(d) (e) If the court determines that the defendant has been uncooperative during the forensic evaluation ordered pursuant to subsection (a) of this section, or there have been one or more inadequate or conflicting forensic evaluations performed pursuant to subsection (a) of this section and the court has reason to believe that an observation period is necessary in order to determine if a person is competent to stand trial, the court may order the defendant be committed to a mental health facility designated by the department for a period not to exceed 15 days and an additional evaluation be conducted in accordance with subsection (a) of this section by one or more  qualified forensic psychiatrists, or a qualified forensic psychiatrist and a qualified forensic psychologist forensic evaluator. The court shall order that at the conclusion of the 15-day observation period the sheriff of the county where the defendant was charged shall take immediate custody of the defendant for transportation and disposition as ordered by the court.

(e) (f) A mental health facility not operated by the state is not obligated has no obligation to admit and treat a defendant under this section if the facility has no outpatient competency restoration program established and recognized by the department, notwithstanding the provisions of §27-2A-1(b)(4) and §27-5-9 of this code:  Provided, That medication administration and medication management for stabilization on an outpatient basis shall be provided by the mental health facility.

(f) (g) A mental health facility not operated by the state that constitutes a charitable or public service organization as defined by §29-12-5(b)(1)(B) of this code, and provides competency restoration services pursuant to a court order may purchase liability coverage for injury or civil damages related to the provision of the services from the Board of Risk and Insurance Management.

(g) (h) In consultation with the Supreme Court of Appeals, the secretary may propose rules for legislative approval in accordance with the provisions of §29A-3-1 et seq. of this code to implement the provisions of this article. The secretary may promulgate emergency rules, pursuant to §29A-3-15 of this code, as may be required.

§27-6A-3. Competency of defendant to stand trial determination; preliminary finding; hearing; evidence; disposition.


(a) Within five days of the receipt of the qualified forensic evaluator’s report and opinion on the issue of competency to stand trial, the court of record shall make a preliminary finding determination on the issue of whether the defendant is competent to stand trial. and if If the court of record finds that the defendant is not competent, the court shall make a further finding as to whether there is a substantial likelihood that the defendant can attain competency within the next three months 90 days, and whether competency can be attained by receiving competency restoration services at an outpatient mental health facility, outpatient mental health practice, or a jail-based competency restoration program. If the court of record orders, or if the state or defendant or defendant’s counsel within 20 days of receipt of the preliminary findings requests makes a motion for a hearing, a hearing, then a hearing shall be held by the court of record within 15 days of the date of the motion for a hearing preliminary finding, absent good cause being shown for a continuance. If a hearing order or request motion is not filed within 20 days, the preliminary findings of the court become the final order.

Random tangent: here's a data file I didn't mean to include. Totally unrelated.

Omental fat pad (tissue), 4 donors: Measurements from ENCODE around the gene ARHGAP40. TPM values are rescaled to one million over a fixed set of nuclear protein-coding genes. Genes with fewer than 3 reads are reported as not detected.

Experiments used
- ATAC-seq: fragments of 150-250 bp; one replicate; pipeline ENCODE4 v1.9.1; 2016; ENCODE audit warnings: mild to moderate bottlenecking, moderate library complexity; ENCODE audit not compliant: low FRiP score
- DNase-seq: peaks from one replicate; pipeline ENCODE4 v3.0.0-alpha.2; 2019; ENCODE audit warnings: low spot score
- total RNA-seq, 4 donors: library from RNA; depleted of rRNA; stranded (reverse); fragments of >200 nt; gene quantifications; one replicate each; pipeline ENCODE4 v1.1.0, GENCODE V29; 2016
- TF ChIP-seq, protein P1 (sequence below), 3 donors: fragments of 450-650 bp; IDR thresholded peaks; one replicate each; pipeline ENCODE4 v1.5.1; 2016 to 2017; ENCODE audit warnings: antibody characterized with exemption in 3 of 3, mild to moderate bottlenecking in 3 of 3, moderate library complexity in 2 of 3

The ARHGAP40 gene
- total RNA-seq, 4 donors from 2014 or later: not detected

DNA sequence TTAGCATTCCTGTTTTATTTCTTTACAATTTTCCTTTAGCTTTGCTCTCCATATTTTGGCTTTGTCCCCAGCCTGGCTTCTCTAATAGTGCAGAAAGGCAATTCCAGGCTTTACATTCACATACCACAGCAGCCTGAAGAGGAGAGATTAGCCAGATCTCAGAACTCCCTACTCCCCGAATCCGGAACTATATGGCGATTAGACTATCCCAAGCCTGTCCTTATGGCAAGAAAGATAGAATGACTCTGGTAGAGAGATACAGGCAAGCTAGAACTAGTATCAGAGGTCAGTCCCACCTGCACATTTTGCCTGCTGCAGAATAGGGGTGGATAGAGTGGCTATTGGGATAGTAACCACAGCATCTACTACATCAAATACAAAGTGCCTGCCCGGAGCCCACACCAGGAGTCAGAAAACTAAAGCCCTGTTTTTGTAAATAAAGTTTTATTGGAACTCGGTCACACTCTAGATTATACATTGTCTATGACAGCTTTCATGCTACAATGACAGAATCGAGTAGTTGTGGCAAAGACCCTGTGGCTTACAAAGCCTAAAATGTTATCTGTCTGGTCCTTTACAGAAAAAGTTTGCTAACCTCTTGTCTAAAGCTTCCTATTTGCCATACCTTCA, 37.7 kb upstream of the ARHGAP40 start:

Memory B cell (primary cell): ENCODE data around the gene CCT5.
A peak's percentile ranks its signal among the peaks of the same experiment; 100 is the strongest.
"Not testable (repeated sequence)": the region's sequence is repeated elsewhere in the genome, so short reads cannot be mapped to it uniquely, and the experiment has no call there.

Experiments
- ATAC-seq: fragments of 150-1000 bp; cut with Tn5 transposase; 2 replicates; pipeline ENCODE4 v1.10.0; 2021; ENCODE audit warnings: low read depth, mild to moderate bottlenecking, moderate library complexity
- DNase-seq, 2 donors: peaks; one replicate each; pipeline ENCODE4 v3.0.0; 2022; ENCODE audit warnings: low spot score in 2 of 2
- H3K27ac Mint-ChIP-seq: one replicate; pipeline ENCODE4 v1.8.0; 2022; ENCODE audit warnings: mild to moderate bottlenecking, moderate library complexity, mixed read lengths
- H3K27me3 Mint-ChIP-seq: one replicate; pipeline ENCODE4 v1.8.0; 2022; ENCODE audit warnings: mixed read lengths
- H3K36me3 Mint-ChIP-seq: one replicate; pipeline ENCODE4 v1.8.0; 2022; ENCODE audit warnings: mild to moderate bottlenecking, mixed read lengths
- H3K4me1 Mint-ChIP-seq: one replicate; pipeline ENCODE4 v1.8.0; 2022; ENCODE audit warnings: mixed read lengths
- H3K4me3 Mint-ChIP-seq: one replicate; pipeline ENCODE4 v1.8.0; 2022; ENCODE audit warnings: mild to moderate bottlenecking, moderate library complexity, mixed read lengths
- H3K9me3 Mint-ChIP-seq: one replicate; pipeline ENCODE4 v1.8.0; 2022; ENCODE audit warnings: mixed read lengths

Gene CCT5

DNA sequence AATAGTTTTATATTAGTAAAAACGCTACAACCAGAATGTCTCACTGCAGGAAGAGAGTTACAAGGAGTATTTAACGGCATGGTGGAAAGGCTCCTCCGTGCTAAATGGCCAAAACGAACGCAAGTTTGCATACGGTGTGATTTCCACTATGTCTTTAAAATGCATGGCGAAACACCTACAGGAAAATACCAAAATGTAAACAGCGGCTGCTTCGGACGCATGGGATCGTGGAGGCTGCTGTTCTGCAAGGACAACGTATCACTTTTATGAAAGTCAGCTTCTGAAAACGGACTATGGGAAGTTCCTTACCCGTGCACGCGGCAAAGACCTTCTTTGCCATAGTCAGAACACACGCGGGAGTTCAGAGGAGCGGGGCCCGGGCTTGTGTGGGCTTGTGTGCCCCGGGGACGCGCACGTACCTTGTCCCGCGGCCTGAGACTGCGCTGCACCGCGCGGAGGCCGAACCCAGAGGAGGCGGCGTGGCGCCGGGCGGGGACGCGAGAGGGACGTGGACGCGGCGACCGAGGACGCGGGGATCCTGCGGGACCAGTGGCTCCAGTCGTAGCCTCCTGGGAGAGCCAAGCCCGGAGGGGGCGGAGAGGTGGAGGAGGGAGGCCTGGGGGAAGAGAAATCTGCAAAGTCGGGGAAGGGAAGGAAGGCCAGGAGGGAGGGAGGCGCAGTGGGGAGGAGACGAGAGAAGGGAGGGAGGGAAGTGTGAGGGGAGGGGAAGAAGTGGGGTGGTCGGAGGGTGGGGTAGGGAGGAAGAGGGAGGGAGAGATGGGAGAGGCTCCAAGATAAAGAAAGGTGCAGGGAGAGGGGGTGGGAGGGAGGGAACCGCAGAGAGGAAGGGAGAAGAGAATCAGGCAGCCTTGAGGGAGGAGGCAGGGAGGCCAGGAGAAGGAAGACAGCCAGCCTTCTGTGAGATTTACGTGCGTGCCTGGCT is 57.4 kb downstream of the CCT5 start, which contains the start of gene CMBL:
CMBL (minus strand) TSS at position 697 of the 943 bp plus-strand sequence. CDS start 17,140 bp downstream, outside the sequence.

(b) At a hearing to determine a defendant’s competency to stand trial, the defendant has the right to be present and he or she has the right to be represented by counsel and introduce evidence and cross-examine witnesses. The defendant shall be afforded timely and adequate notice of the issues at the hearing and shall have access to all forensic evaluator’s opinions. All rights generally afforded to a defendant in criminal proceedings shall be afforded to a defendant in the competency proceedings, except trial by jury.

(c) The court of record pursuant to a preliminary finding or hearing on the issue of a defendant’s competency to stand trial and with due consideration of any forensic evaluation conducted pursuant to §27-6A-2 and §27-6A-3 of this code, shall make a finding findings of fact upon a preponderance of the evidence as to the defendant’s competency to stand trial based on whether or not the defendant has sufficient present ability to consult with his or her lawyer with a reasonable degree of rational understanding and whether he or she has a rational as well as a factual understanding of the proceedings against him or her.

(d) If at any point in the proceedings the defendant is found competent to stand trial, the court of record shall forthwith proceed with the criminal proceedings.

(e) If at any point in the proceedings the defendant is found not competent to stand trial, the court of record shall at the same hearing, upon the evidence, make further findings as to whether or not there is a substantial likelihood that the defendant will attain competency within the next ensuing three months